Town faults state effort to fast track solar farm

COPAKE—Columbia County is on the record as opposed to Governor Andrew Cuomo’s 30-day Budget Amendment to dramatically speed up the permitting and construction of renewable energy projects.

At the Columbia County Board of Supervisors March 11 meeting, a majority of supervisors voted in favor of a resolution requesting that the governor’s amendment be withdrawn before the state budget is voted on. “…we petition the State to respect our Home Rules rights, and to defend our authority to regulate renewable energy projects as the citizens of our community see fit,” says the resolution.

In addition, at their March 12 meetings, the town boards of Copake and Ancram each adopted their own resolutions opposing the proposed amendment “and any attempts to diminish [either towns’] authority to establish and enforce its land use regulations.”

The resolution is of particular urgency in Copake, where Hecate Energy, a Chicago-based energy company, intends to build a 60-Megawatt solar facility. The generation of that much power will require nearly 200,000 solar panels. The facility’s footprint would occupy almost 500 acres within a 900-acre area, according to an update on the massive solar project delivered by Deputy Town Supervisor Richard Wolf at the March meeting.

Hecate announced its new and enlarged plan for the “Shepherd’s Run Solar” project February 3. The proposed site is on property owned by Dr. William Rasweiler, a local veterinarian, and other abutting lands along State Route 23 and County Route 7 in Craryville, a hamlet in the northwest corner of the town.

Hecate would lease the land for 20 to 30 years and expects to be up and running by the third quarter of 2022.

As required for any project over 25 MW, Hecate is applying for a permit to build the solar farm under Article 10 of the state Public Service Law, which provides for the review of new or modified electric generating facilities by the Board on Electric Generation Siting and the Environment instead of the local Planning and Zoning boards. This comprehensive process enables community involvement by providing local representation on the siting board and funding for locally interested groups and individuals to participate in the process.

But Article 10 may soon be superseded by the governor’s proposed budget amendment which, “if passed as part of the State budget, would drastically reduce Copake’s already limited opportunity to comment upon—and hopefully affect— the siting and size of Hecate’s Shepherd’s Run solar project,” said Councilman Wolf, who was appointed by Supervisor Jeanne Mettler to coordinate the town’s response to the Hecate application.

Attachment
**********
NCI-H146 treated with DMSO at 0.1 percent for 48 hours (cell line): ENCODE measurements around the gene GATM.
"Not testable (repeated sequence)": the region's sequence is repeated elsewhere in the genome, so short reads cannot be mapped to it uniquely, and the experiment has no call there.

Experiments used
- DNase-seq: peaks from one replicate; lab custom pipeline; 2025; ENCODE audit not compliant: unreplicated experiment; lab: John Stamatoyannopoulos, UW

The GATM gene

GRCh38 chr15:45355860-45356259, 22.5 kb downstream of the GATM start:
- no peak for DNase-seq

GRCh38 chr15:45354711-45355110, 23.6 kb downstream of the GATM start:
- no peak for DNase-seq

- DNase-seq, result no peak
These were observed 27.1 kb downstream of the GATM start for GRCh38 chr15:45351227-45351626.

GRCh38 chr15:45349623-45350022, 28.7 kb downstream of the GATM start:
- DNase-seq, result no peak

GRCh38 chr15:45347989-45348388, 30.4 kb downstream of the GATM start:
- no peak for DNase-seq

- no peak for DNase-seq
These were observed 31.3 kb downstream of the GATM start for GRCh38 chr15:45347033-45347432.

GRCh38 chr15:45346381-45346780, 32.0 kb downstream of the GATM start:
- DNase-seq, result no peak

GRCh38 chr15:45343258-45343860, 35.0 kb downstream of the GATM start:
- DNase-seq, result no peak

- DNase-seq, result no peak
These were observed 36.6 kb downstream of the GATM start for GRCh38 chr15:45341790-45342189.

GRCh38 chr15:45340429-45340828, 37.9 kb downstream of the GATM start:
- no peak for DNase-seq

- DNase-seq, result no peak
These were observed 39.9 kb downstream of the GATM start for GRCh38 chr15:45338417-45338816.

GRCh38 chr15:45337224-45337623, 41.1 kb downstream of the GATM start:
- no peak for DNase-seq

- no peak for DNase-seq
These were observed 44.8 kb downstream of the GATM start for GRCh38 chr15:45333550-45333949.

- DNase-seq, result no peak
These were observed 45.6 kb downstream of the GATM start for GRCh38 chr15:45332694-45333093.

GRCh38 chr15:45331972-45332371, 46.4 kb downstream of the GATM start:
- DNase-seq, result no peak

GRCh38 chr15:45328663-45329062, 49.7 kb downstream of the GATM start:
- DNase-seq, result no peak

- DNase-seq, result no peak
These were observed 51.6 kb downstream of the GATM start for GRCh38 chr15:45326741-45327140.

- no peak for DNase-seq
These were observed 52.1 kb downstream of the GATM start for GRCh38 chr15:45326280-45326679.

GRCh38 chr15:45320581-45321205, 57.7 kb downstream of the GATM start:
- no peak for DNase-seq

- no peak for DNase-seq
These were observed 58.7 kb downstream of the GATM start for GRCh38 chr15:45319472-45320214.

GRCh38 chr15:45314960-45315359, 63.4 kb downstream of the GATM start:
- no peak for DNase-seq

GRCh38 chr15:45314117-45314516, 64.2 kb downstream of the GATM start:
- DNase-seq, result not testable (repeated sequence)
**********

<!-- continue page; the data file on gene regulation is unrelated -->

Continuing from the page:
The proposed budget amendment entitled the Accelerated Renewable Emergency Growth and Benefit Act, “would dramatically curtail the permitting process” Mr. Wolf said. Once an application is deemed complete by the Siting Office, “draft permit conditions would be proposed and published for public comment” when Copake would submit a statement about whether the proposed facility will operate in compliance with applicable local laws and regulations. “The answer is clear, and the answer is no. Shepherd’s Run, with a 500-acre footprint, would be 50 times the size allowable under Copake’s Solar Law,” according to Mr. Wolf. “But this may not matter because the proposed Act contains a strong local override,” which says the siting office “may elect not to apply, in whole or in part, any local law or ordinance which would otherwise be applicable if it finds that, as applied to the proposed major renewable energy facility, is unreasonably burdensome in view of the Climate Leadership and Community Protection Act… and the environmental benefits of the proposed major renewable energy facility.”

Mr. Wolf said “the Town Board is moving to protect Copake’s interests” and “has interviewed two law firms with considerable energy and environmental law experience and will soon retain counsel. We also intend to hire an engineering consultant to study potential adverse environmental impacts of a large-scale solar project.”

Town representatives have met with with Assemblymember Didi Barrett (D-106th), who has expressed her opposition to the budget amendment and will soon meet with state Senator Daphne Jordan (R-43rd) to enlist her support as well.

In her report at the beginning of the meeting, Supervisor Mettler said, “When I thought about what this Town Board might accomplish in 2020, I can assure you that confronting the coronavirus and dealing with an application for a 700+ acre solar panel project in Craryville were nowhere on the list.”

Later in the meeting, the Town Board established a Public Health Emergency Task Force and appointed Rus Davis, a pharmacist; Janet Mackin, a nurse; and David Proper, a retired Sheriff’s deputy and former fire chief, as members.

Since the March 12 meeting, the task force has issued a list of recommendations approved by the Town Board:

*From now until at least April 3, all meetings in the Town Hall are canceled, including the March 26 ZBA meeting, the April 2 Planning Board, the March 26 workplace training and all committee meetings until April 3

*No meetings of outside groups will be held at the Town Hall until further notice

*The Columbia County Office for the Aging has canceled luncheons at the Town Hall, effective March 18 and continuing until the end of the month. At that time the situation will be reevaluated.

A full list of curtailed activities and other coronavirus updates can be found on the Town’s website

To contact Diane Valden email

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